Mixed reaction in global markets to US midterms

Mixed reaction in global markets to US midterms


Indira Zahra-Aridati, Business and Policy Intern

The mixed outcome of the US midterm elections has raised fears of a tougher line on trade from US President Donald Trump, with a divided congress potentially encouraging him to double-down on policies that do not require congressional support. Chinese markets suffered losses this morning.

The midterms saw the Democrats take control of the House of Representatives and the Republicans retain a Senate majority – an ambiguous result that could create congressional gridlock, TIME reports.

CNBC reports decline in Asian bourses following the result, with Japan’s Nikkei 225 down 0.28 percent, the Shanghai Composite down 0.68 percent, and the Shenzhen Composite down 0.43 percent. Hong Kong markets ended flat, with the Hang Seng index up only by 0.12 percent.

Chinese stocks particularly suffered, perhaps reflecting worries that a divided Congress will see the Trump Administration escalate its aggressive trade policies in the hope of delivering economic wins to carry into the next presidential election campaign. Trade policy in the US, including the imposition of tariffs, is directed by the executive and is not reliant on Congress.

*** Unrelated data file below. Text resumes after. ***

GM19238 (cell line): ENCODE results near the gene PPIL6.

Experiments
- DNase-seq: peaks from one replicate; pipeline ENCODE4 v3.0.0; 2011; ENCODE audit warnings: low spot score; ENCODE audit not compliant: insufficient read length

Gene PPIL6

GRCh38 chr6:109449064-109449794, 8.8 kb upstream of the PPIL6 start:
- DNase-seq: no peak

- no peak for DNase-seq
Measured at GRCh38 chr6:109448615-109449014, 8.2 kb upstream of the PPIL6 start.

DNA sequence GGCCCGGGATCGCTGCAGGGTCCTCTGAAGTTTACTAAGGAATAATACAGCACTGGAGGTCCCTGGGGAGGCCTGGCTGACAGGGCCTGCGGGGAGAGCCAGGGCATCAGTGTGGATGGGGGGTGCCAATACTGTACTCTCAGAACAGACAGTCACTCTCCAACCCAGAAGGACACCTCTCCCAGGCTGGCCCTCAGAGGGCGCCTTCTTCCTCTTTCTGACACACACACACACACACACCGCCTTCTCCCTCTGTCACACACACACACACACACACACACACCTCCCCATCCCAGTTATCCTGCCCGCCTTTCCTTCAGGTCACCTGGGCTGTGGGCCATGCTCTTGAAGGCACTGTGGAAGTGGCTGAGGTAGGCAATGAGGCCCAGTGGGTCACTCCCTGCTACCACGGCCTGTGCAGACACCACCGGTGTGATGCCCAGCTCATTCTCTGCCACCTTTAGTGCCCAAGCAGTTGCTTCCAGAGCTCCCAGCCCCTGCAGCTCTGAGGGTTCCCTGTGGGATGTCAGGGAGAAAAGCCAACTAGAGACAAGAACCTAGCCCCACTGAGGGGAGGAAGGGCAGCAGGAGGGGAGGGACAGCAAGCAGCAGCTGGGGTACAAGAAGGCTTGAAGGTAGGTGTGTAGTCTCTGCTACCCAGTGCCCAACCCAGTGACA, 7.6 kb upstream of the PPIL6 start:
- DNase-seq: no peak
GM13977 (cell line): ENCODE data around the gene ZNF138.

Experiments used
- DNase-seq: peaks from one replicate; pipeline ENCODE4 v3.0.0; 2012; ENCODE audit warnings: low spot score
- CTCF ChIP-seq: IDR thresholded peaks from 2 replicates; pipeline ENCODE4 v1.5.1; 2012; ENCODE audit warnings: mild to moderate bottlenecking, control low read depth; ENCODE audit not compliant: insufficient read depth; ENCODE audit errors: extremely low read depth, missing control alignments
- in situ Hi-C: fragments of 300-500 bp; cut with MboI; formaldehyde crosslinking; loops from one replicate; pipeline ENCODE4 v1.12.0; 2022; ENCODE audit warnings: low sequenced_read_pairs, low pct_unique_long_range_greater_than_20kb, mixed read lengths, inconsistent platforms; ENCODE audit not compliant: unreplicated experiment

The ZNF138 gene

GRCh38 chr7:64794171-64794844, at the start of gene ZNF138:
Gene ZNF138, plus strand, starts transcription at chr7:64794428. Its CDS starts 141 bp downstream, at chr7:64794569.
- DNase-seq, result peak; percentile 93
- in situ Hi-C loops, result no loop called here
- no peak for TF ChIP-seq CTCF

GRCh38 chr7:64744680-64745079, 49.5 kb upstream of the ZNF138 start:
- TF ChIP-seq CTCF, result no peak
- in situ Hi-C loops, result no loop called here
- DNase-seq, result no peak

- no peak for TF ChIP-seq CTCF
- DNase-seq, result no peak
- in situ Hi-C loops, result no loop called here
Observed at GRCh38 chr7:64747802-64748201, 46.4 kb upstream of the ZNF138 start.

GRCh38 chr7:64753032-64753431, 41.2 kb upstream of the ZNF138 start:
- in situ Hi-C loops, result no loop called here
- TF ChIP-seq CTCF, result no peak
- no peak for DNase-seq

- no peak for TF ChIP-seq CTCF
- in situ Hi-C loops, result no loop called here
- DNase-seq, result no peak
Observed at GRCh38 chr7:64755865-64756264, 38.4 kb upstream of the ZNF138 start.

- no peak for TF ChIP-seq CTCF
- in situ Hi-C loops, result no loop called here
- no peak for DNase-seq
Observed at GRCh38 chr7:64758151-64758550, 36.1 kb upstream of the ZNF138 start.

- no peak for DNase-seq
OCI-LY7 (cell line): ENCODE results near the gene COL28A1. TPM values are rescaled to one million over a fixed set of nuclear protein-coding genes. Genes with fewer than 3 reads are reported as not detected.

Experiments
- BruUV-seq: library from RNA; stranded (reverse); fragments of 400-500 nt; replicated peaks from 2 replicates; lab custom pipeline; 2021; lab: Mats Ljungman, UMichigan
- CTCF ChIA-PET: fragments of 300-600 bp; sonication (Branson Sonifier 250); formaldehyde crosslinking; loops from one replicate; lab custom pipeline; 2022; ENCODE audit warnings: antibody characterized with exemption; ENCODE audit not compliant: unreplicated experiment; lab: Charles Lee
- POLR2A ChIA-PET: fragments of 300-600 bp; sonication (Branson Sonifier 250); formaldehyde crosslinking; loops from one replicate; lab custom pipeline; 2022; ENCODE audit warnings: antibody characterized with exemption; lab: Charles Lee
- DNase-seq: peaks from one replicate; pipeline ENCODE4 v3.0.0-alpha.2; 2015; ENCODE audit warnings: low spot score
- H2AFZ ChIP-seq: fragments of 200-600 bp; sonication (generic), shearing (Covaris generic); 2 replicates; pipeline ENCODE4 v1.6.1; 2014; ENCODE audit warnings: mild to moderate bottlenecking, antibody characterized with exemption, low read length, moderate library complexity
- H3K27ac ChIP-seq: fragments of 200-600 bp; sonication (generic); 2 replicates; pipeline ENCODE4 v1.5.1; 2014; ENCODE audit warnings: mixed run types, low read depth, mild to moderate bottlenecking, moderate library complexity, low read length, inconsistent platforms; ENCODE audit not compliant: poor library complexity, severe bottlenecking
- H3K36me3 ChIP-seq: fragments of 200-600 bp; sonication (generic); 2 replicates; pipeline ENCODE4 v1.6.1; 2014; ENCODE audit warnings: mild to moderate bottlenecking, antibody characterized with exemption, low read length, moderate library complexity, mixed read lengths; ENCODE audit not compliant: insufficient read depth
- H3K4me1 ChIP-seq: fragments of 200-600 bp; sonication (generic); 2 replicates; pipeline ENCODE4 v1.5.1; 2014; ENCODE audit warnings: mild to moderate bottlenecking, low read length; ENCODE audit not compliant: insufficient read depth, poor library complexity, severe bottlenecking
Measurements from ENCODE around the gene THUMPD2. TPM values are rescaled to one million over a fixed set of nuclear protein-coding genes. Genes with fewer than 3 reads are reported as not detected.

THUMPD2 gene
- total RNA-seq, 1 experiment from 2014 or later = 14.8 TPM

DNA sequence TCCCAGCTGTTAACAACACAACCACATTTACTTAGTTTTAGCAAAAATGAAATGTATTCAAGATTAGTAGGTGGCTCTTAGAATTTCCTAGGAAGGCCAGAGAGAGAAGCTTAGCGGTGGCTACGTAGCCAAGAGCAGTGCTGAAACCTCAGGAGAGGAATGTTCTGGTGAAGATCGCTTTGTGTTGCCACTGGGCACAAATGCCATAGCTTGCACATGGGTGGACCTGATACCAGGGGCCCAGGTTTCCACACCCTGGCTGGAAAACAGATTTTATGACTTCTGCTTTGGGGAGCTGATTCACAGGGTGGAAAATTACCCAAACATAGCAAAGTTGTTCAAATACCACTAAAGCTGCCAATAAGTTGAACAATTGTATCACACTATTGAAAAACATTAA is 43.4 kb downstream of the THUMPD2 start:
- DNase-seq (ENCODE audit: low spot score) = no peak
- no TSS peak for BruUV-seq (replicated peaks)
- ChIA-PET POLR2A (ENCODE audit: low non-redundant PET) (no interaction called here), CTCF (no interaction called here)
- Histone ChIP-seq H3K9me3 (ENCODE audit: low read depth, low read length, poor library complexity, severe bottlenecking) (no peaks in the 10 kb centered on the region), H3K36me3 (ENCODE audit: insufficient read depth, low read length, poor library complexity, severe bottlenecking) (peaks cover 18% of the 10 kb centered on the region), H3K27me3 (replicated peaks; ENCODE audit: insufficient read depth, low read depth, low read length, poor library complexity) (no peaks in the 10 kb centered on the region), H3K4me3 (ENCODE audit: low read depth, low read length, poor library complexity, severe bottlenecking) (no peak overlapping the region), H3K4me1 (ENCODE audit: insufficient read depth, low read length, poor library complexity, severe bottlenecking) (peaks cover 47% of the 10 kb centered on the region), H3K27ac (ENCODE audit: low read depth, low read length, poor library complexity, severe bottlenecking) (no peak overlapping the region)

In contrast with Asian markets, US and European stocks experienced major climbs, as reported by Business Insider. The Nasdaq Composite surged 1.2 percent, while the S&P 500 and the Dow Jones were up 0.7 percent and 0.6 percent respectively. Similar trends were seen across Europe, with the benchmark Euro Stoxx 50 up 1.3 percent and an increase of 0.9 percent to both Britain’s FTSE 100 and Germany’s FAX.

With results announced, investors are now focusing on the Federal Reserve policy statement due this Thursday. The split congressional result significantly dims the prospect for further fiscal stimulus, Reuters reports.

With the prospects of further legislative tax cuts and deregulation fading away, the Federal Reserve’s policy tightening cycle may be nearing its end, which could lead investors away from the US to seek out cheaper foreign shares. However, the Financial Times reports that many investors are still confident that there are unlikely to be any near-term fiscal, regulatory, and monetary policy changes.

The US-China trade war continues weighing on markets, although hopes rose that the proposed meeting between President Trump and Chinese President Xi Jinping at the G20 Summit later this month may diffuse the months-long trade dispute. At the Bloomberg New Economy Forum in Singapore, Chinese Vice-President Wang Qishan announced that the Chinese side is “ready to push for a proposal acceptable to both sides to resolve their economic and trade issues,” the South China Morning Post reported.

The trade tensions between the US and China will be a key focus at Asia House’s major trade conference in Singapore this November.